I have previously written that I find 'nationalism' worrying, partly because i grew up and spent a large part of my life in a country divided by it, and finally isolated and, some would argue, now destroyed by it. So I watch the arguments made by English, Scottish, Welsh, Irish, Russian, Ukrainian and other 'nationalists' with some concern. It is my experience that the frontmen of 'nationalist' movements are often xenophobes, small minded men seeking power with a vision focused on a goal which may look desirable, but which is often unsustainable in the longer term.
It seems to permeate every society and it is probably the number one cause of conflict in the world. I know it is fashionable to blame religion, but when one really looks hard at the underlying causes, religion is frequently invoked as a 'cloak' beneath which a rather poisonous agenda is concealed. We are currently seeing something of this sort in the Middle East, in Eastern Ukraine and in the Crimea. Mr Putin is arguing in the Ukraine and the Crimea that "Russian citizens" are being threatened and that Russian Orthodox Churches being attacked by "separatists" and "agitators" and that this gives him the right to "protect" the ethnic Russians. Conveniently he ignores the fact that the Crimean crisis was sparked by Russian speakers overthrowing the interrim government set up in the wake of the overthrow of the Janukowski regime, and that the "concerned Russian citizens", according to many reports, were actually soldiers and sailors from the Russian bases there.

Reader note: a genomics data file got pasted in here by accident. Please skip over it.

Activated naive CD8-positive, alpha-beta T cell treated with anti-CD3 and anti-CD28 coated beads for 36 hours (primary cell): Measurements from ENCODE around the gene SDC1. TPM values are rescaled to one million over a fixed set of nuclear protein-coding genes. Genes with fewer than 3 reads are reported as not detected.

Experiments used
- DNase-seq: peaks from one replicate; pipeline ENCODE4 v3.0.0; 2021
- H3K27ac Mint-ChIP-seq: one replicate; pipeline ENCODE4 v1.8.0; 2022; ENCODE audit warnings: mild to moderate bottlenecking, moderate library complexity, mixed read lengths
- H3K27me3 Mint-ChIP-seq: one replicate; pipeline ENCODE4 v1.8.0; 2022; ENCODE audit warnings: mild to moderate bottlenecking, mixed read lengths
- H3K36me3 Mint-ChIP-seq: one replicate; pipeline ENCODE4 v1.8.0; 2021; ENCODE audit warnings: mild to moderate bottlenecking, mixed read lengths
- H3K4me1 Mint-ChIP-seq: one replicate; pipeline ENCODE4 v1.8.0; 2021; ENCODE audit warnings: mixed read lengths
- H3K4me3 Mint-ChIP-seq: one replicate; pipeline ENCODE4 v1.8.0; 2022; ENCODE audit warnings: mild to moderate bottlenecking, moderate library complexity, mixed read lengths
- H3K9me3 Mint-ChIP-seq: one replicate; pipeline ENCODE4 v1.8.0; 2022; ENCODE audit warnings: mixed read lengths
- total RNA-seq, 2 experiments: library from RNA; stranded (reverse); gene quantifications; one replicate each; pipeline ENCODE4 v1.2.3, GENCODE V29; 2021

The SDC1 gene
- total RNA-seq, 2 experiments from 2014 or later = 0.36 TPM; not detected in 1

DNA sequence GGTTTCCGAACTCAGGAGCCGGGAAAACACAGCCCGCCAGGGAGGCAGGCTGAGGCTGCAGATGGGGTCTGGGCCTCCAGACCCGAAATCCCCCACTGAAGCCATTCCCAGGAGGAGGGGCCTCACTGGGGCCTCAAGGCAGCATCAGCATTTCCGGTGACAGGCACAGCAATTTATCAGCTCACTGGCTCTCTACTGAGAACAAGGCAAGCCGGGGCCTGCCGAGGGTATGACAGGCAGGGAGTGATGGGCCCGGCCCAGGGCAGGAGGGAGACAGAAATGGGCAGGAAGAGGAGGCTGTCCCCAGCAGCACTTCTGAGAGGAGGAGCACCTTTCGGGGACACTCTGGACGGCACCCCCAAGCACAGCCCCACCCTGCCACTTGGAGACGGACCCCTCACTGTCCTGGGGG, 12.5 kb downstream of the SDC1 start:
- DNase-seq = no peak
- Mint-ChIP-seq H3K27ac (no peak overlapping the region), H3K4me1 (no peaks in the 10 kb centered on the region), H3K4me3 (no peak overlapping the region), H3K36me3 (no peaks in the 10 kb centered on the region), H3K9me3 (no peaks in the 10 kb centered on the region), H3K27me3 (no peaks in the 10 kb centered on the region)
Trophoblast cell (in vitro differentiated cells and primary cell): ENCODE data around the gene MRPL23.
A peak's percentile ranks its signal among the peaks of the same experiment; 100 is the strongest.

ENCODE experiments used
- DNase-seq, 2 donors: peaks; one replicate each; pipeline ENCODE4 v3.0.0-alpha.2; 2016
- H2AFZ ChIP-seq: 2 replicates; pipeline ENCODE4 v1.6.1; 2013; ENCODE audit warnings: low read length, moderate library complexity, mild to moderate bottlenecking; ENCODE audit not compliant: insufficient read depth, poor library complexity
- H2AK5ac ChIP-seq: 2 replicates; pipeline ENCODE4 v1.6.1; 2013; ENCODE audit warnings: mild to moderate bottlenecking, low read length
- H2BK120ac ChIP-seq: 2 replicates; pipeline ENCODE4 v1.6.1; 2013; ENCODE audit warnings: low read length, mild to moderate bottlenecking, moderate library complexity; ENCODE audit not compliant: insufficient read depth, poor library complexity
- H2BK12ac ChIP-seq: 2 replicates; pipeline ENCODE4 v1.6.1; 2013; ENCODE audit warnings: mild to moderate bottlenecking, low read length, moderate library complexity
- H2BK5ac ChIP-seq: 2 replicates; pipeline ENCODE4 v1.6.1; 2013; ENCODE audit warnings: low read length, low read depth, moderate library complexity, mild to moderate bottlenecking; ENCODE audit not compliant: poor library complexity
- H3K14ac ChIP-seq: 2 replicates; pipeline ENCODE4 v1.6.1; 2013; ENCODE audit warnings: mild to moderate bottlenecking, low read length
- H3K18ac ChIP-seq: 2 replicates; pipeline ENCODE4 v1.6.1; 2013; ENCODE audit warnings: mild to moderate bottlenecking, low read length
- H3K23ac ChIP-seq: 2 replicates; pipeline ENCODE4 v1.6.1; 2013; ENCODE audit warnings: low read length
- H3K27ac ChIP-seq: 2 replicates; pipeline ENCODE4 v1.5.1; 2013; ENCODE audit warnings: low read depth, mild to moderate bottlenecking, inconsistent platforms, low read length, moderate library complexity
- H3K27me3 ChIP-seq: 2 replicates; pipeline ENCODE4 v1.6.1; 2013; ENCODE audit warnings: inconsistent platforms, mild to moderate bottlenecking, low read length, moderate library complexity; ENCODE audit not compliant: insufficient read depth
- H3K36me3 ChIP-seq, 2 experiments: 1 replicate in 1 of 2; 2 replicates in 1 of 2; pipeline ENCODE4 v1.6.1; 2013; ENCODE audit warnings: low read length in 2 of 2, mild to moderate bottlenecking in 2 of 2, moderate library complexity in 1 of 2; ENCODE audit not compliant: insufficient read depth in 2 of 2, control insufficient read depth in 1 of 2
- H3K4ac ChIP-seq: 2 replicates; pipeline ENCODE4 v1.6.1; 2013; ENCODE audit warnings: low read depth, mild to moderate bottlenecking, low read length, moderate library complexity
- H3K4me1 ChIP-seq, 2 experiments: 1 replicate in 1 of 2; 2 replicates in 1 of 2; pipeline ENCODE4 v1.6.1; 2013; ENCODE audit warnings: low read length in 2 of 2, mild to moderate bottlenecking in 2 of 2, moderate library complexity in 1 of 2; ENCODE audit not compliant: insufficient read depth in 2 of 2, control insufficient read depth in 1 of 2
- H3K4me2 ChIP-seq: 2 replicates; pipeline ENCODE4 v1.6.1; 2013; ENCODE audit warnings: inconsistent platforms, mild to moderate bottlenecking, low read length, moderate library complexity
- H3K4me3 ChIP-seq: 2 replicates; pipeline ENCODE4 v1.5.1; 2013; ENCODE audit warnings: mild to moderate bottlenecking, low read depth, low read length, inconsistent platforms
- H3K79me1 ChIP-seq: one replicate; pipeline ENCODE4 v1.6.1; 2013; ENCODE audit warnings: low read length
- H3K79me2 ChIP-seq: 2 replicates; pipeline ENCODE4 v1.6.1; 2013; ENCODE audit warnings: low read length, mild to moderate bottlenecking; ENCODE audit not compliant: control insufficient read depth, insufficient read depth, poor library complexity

The real cost of the wests "Peace Dividend" now comes to the fore. We have cut back our defence capability to the point that we are now impotent. If Putin did decide to launch a takeover of the Ukraine, the Baltic States and the rest of Europe, we couldn't stop him. At least, we couldn't do so without resorting to nuclear strikes and we all know where that will lead. So, the peace campaigners of the 1960s and 70s could end up getting their wish. We could be 'Red' without even much of an effort from the Kremlin at the present rate of progress. And that leads me back to my starting point - nationalism. Possibly the only thing holding Mr Putin in check at the moment is the fact that within his "Federation" there are a large number of ethnic minorities, and each one cherishes some hope of one day being able to return to the "land of their fathers" from which they or their parents were often forcibly exiled under the Stalinist Regime.
In the west we already confront the problem of internal splits and divisions over ideology, over distribution of wealth and now of narrow nationalist interests promoted, quite often, by politicians who know they can never be big players or wield the kind of power they would like - so they focus on stirring up fear and discontent among their supporters and on attracting others to their cause. Then they can carve out a little fiefdom for themselves and pretend to be more important than they really are. Again and again we can see this on the pages of history, and repeatedly the majority of folk - who were usually quite happy with whatever dispensation existed - suffer the consequences when it all goes sour.